NXIVM leader Raniere’s lawyer calls case ‘Hollywood-driven’

Albany Times Union

By Robert Gavin

Monday, December 31, 2018

NEW YORK — An attorney for NXIVM founder Keith Raniere blasted the federal case against his client – and suggested it was manufactured by “media and Hollywood-driven detritus.”

Raniere, 58, known within NXIVM as “Vanguard,” faces the possibility of life in prison if convicted of sex-trafficking, forced labor and racketeering charges in U.S. District Court in Brooklyn, where his trial is set for March.

Federal prosecutors say NXIVM, described by some as a cult, used coercion to lure women into a sex-slave club in which they were branded during rituals in Saratoga County. Raniere’s co-defendants are actress Allison Mack, formerly of the television show “Smallville,” NXIVM’s president Nancy Salzman, her daughter, Lauren Salzman and longtime NXIVM bookkeeper Kathy Russell.

Attorneys for the defendants tried to get charges tossed in letters to the court filed on Friday.

“The truth is that the sex trafficking charges that led to this misconduct are baseless and are hanging by a thread,” stated Marc Agnifilo, a Manhattan lawyer for Raniere.  He said federal prosecutors in Brooklyn were “still trying to cobble together a case by promising a last-minute superseding indictment.”

Raniere was arrested last March on a beach in Puerto Vallarta, Mexico. Prosecutors say he fled to Mexico to avoid arrest. Lawyers for Raniere say he went there for personal reasons.

In April, a federal grand jury indicted Raniere and Mack on charges of sex trafficking and forced labor conspiracy. In July, a superseding indictment elevated charges against Raniere and Mack – and added Bronfman, Russell and Nancy and Lauren Salzman.

Prosecutors say Raniere and his co-defendants engaged in extortion, identity theft, money laundering, obstruction of justice and harbored illegal immigrants for financial gain.

“Everything about this case … betrays a clear reality: the prosecutors read about branding in The New York Times, spoke to different people writing books, making podcasts or starring in television dramas and endeavored to construct a criminal case from media and Hollywood-driven detritus,” Agnifilo wrote.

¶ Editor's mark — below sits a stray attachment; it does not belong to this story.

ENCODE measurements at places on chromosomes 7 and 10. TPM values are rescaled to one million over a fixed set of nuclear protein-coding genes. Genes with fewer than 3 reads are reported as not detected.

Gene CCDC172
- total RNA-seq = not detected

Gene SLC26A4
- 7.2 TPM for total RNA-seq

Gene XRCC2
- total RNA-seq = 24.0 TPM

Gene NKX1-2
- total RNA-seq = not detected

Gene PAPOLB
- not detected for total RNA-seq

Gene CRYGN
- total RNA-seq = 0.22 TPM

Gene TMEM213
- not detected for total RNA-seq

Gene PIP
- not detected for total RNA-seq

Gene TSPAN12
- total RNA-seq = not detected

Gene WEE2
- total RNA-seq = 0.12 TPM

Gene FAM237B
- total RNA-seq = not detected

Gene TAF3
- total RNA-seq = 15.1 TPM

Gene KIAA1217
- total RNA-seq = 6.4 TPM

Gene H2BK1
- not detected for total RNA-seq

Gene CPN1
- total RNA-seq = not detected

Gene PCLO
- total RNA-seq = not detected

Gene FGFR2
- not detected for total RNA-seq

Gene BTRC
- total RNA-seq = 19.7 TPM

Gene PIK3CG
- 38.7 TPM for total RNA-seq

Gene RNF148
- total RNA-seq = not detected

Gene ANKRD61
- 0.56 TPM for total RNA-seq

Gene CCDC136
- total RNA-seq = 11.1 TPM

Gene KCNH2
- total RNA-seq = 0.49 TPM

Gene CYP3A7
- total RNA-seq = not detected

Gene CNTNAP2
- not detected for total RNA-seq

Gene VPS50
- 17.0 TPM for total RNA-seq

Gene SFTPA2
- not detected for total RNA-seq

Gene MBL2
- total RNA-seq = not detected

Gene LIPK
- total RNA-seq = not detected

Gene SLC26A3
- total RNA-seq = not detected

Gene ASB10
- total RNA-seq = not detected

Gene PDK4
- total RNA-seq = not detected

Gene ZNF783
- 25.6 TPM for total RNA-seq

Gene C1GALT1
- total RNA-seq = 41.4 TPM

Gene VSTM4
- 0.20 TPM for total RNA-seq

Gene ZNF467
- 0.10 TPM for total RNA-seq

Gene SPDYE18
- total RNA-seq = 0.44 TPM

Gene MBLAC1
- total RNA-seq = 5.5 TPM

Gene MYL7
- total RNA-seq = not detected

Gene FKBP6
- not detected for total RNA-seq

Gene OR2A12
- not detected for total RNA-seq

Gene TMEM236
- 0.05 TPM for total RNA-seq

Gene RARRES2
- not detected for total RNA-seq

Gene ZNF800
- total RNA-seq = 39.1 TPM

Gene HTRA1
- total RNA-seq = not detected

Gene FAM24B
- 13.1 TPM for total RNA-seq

Prosecutors say Raniere was a “grand master” over female NXIVM members, including Mack, who were forced to provide “collateral” to join the secret club Dominus Obsequious Sororium, or DOS, which means “Master Over the Slave Women.” Mack and Nancy Salzman allegedly served as first-line “masters.”

If the women attempted to leave, the collateral — such as damaging information about family members or pictures of their private parts — would be released, court papers said.

The women — some of whom said they were pressured to have sex with Raniere — told federal investigators a female doctor associated with NXIVM used a cauterizing iron to brand them with a design on their lower abdomen containing the initials of Raniere and Mack.

Mack attorney William McGovern  said in court papers Friday the indictment against his client failed to provide notice “as to whom the victims of forced labor are, where such conduct specifically occurred, or a reasonably precise time period when it occurred— let alone what the inadequately alleged forced acts of labor were.”

McGovern said the alleged collateral was never released. He said that supports Mack’s argument that she was unable to coerce anyone into remaining in the organization.

“Equating collateral to blackmail, the government cites a legal textbook noting that it is uncommon for blackmailers to spill secrets once their victims have gone to the authorities,” McGovern stated. “This assertion is irrelevant because many DOS members left the organization without having their collateral released long before the initiation of the instant prosecution, which demonstrates the lack of coercive effect of the collateral.”

Raniere remains in a federal lock-up in Brooklyn. A federal judge in December rejected Raniere’s latest request to be released on $1 million bond while his criminal case is pending.

The order, handed down by U.S. District Judge Nicholas A. Garaufis, cited Raniere’s continued flight risk, noting again that he had traveled to Mexico in the fall of 2017 when a federal investigation of his organization was intensifying.